Also, whatever story it does have is not logical — if the BFA story line is that the Horde/Sylvanas have greedily plundered Azeroth in order to get azerite, and as a result Azeroth is dying, then why does everyone now have a thing that requires azerite to function? Shouldn’t that be a bad thing to do, like using plastic straws or styrofoam?
The bad design of the neck piece has been driven home to me as I try to level up some alts. (And by “level up”, I mean the secondary leveling required to actually have enough firepower to participate in a few end game activities.) It is not especially difficult, with the catchup mechanism, to get the neck piece to a decent level. But the addition of essences, with their skewed power effects for certain classes and specs, is horrible for alts.
Most of us expect that alts will not reach the same gear level as our mains, but the problem is that Blizz has made essences such an integral part of effective power that failure to get the “good” essences for a given spec means that spec simply will not function at a level that makes it fun to play in the game. Worse, a given “best” essence can be locked away inside raids or behind faction rep, it can require PvP achievements or high level M+ completion or multiple successful runs through the raid-like Operation Mechagon dungeon. What this means is that some essences — maybe even the ones needed by the alt — are not going to be attainable by many alts.
Sadly, Blizz did not learn the right lesson from their Legendary gear experiment in Legion. Back then, they endowed some Legendary gear with abilities so crucial to effective play for a spec, that failure to randomly win the piece meant the player was at a distinct disadvantage in nearly all game play. For some specs, Blizz realized this and actually incorporated the “required” ability into talents, but the whole thing was terrible design.
In fact, Legion was the expansion where Blizz began the wholesale offloading of class and spec talents onto gear. Sure, previously there had been a piece or two that might have a desired proc for players, but such incursions of gear into the fabric of spec play style was minimal, pretty much limited to one piece and one proc. But in Legion suddenly there were almost too many possible gear procs/abilities to keep track of. There was the additional talent tree of the Artifact weapon, as well as the dozens of Legendary possibilities.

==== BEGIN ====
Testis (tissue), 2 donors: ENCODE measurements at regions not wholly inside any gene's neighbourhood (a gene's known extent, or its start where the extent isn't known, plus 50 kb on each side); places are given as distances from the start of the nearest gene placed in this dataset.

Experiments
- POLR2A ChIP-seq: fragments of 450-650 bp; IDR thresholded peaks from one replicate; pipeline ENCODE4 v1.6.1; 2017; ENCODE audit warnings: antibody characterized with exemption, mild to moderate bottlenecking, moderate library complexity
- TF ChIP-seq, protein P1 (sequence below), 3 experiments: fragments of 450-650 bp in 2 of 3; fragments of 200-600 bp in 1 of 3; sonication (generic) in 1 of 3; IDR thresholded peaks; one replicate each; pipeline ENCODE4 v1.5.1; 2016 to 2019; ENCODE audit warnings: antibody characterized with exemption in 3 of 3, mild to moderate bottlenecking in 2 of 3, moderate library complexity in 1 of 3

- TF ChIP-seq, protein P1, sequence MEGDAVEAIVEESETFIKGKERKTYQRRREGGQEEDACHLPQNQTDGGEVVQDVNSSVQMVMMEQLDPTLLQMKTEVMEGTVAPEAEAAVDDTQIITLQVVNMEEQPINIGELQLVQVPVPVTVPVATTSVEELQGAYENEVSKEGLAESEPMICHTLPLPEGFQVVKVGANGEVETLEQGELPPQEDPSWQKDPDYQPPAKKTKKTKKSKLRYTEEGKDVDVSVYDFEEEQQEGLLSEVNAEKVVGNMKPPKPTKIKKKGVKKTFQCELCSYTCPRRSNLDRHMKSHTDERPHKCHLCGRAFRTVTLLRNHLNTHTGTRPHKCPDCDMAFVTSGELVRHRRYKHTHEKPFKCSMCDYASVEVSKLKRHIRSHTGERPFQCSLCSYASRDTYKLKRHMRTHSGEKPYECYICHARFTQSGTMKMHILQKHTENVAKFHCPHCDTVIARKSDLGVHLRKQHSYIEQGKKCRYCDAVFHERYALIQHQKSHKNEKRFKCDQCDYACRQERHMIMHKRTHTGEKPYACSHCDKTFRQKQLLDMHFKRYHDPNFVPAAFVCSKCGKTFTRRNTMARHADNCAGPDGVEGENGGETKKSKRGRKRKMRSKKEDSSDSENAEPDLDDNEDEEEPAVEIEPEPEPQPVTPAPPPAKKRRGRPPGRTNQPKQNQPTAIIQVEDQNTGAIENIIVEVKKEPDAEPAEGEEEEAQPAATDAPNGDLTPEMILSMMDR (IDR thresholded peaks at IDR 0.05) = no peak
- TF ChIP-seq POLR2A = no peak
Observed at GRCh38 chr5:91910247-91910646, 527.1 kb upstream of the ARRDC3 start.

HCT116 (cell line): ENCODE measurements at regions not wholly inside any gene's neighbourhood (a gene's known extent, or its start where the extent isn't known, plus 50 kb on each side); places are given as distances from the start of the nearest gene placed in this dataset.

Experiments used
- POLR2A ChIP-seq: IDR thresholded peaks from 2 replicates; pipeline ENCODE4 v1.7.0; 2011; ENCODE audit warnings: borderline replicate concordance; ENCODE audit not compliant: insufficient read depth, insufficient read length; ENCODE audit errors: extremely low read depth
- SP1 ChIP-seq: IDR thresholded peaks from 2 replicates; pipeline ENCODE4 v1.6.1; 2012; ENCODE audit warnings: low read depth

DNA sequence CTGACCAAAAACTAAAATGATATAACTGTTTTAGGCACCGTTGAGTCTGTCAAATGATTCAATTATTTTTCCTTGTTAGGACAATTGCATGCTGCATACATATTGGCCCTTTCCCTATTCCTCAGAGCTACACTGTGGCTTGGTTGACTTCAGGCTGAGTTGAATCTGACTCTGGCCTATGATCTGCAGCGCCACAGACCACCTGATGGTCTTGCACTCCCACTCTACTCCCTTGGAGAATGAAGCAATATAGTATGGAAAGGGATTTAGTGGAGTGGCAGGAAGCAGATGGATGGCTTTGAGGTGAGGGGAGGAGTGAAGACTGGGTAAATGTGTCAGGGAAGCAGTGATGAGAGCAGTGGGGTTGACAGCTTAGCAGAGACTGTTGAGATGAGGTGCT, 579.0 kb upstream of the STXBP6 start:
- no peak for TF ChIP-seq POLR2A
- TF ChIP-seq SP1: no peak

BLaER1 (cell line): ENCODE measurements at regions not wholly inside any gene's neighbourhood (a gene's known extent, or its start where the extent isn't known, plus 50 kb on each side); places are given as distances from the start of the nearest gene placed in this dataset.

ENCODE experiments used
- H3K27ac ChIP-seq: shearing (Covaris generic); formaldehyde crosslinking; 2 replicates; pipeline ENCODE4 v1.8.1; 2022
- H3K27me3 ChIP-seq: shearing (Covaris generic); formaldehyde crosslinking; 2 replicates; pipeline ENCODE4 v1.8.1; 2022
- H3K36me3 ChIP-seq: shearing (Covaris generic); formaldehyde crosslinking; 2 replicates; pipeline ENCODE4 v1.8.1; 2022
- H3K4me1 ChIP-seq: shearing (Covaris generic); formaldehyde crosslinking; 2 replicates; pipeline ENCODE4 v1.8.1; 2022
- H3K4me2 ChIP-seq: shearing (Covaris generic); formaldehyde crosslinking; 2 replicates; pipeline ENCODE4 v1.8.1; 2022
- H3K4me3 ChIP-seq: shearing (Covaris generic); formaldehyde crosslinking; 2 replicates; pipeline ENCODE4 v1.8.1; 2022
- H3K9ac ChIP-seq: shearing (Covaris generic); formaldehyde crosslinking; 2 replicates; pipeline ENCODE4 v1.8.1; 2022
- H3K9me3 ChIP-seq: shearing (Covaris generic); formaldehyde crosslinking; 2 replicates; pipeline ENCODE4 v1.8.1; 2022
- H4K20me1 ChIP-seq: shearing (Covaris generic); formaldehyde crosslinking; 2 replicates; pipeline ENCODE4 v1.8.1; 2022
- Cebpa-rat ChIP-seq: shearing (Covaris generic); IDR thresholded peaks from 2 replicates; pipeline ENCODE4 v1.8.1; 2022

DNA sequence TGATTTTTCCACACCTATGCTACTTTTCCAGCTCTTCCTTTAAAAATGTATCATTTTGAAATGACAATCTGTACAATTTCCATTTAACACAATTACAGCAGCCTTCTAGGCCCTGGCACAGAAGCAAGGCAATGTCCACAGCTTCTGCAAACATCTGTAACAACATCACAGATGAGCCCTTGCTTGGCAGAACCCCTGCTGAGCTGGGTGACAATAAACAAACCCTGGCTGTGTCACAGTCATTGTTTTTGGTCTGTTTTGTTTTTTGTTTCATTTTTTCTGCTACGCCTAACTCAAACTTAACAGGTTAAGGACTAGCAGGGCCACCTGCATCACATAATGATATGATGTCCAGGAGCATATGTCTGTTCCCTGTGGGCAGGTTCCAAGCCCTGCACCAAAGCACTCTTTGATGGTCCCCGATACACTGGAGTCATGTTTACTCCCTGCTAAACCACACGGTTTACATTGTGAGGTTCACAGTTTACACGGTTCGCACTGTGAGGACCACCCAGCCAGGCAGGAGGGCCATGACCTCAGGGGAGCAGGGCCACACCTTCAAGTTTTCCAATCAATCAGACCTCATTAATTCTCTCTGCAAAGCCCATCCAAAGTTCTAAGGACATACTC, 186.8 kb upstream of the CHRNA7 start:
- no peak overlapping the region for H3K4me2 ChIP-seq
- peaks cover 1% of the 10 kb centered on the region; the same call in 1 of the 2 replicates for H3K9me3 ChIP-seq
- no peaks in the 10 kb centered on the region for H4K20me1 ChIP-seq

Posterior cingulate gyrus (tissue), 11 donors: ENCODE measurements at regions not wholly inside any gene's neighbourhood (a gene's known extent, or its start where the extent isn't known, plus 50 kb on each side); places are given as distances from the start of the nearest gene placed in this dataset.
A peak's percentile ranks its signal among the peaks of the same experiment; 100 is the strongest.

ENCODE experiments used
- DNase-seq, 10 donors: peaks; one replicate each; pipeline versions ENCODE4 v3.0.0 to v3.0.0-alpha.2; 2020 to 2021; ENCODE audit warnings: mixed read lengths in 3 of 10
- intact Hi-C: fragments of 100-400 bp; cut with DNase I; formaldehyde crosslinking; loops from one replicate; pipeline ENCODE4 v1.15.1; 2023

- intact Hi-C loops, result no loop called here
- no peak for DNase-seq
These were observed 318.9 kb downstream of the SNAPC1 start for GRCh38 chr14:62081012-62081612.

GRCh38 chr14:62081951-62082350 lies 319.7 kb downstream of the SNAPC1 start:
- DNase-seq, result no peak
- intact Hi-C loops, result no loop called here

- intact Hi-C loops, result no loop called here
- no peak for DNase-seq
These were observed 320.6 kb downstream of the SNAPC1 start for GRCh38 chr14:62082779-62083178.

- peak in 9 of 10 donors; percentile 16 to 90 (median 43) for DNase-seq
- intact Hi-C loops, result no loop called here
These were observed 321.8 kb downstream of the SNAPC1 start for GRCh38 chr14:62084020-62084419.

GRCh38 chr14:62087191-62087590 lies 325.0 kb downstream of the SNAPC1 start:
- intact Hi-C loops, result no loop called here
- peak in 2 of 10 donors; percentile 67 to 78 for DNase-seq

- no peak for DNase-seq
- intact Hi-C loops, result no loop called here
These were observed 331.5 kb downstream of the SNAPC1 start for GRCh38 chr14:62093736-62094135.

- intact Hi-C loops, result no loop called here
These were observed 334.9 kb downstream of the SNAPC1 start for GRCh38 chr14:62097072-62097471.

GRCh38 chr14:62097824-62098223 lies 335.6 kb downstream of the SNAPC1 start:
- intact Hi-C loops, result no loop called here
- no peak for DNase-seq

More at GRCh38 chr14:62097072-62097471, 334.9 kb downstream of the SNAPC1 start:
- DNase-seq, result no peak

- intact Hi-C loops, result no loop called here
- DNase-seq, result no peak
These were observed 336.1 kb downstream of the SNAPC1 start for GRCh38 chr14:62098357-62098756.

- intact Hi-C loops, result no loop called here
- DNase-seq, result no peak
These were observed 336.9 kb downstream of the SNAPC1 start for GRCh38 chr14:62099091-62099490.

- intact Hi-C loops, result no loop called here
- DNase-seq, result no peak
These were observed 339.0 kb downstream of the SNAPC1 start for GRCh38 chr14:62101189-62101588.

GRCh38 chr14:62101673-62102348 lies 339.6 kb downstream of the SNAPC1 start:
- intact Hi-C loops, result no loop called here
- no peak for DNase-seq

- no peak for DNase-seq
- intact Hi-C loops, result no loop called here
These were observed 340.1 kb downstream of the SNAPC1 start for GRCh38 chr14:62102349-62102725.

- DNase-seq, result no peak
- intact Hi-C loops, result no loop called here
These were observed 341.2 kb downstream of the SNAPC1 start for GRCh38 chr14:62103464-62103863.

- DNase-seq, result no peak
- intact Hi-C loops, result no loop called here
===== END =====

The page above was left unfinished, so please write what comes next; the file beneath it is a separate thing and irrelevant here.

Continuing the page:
Blizz has continued and expanded this trend in BFA, a move that boggles my mind, given that they have been unable to balance classes now for several years. So because balancing classes (36, for all practical purposes, ever since the extreme spec changes in Legion) is too hard, they add multiple layers of additional talent trees and specialized-action gear??? Now there is almost no gear that does not have a special aspect to it, or at least a version with a special aspect to it. With the exception of wrists and back, now virtually the entire left side of the gear table has its own talent trees. For those pieces that do not, there are “special” situational talents, such as the gear that has procs for a certain raid only. And don’t even get me started on trinkets, where it is impossible to calculate the best one for your character unless you plug in variables to a supercomputer and let it churn away long enough to give you an answer.
Just a suggestion, Blizz, but maybe it would be easier for you to balance classes and specs if you limited yourselves to, oh, say, maybe a dozen talent variables each, instead of the hundreds you keep injecting into the game? Then again, I am assuming Blizz wants classes to be balanced, so that may be a flaw in my logic… Bring the class, not the player.
Okay, enough brain meandering for today. I will be geeking out on pottery and assorted artistic endeavors for the next week, so no new posts until Wednesday, October 16th.